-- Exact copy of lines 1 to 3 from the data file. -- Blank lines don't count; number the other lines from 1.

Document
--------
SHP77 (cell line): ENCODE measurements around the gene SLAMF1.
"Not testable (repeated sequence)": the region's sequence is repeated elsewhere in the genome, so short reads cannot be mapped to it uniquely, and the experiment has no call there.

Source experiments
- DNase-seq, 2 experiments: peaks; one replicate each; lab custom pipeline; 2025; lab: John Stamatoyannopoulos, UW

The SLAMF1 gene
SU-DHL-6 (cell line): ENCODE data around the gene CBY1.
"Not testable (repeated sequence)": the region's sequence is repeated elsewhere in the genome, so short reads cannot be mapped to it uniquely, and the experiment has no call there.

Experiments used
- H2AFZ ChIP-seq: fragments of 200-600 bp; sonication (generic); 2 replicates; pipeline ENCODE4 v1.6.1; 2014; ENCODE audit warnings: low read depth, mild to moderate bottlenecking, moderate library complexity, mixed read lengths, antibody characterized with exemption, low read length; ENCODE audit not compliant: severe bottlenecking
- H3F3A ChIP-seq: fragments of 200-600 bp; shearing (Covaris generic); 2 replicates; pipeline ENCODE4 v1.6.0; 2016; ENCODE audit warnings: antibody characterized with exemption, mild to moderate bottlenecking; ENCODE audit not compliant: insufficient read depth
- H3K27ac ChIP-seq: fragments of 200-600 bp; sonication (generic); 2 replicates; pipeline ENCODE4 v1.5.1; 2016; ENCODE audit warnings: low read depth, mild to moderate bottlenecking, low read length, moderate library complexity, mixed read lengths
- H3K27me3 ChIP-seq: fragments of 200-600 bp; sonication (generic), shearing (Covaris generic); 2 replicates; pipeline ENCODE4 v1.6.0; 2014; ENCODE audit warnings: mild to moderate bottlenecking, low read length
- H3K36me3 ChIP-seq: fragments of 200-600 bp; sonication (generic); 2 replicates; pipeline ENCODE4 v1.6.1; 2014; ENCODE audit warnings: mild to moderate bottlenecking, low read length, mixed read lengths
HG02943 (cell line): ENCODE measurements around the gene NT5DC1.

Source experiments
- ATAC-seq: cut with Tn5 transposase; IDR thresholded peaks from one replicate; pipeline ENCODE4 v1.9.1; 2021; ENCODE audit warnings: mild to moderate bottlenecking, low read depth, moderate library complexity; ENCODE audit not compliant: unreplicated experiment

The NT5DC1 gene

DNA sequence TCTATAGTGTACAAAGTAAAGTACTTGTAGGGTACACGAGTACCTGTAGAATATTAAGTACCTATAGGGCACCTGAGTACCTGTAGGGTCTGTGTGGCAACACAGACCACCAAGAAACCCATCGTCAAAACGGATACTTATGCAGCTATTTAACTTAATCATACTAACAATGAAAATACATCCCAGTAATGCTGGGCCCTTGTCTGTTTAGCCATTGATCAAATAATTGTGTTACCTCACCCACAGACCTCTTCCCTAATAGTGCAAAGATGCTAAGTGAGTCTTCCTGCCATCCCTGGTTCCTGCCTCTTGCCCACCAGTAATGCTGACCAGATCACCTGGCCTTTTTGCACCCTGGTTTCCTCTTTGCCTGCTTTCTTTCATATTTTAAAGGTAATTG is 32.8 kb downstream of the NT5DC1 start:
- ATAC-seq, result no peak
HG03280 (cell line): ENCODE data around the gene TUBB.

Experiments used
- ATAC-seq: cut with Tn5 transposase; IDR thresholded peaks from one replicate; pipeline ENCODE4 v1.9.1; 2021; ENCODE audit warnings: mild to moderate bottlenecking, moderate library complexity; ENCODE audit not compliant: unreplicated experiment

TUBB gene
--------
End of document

SHP77 (cell line): ENCODE measurements around the gene SLAMF1.
"Not testable (repeated sequence)": the region's sequence is repeated elsewhere in the genome, so short reads cannot be mapped to it uniquely, and the experiment has no call there.

Source experiments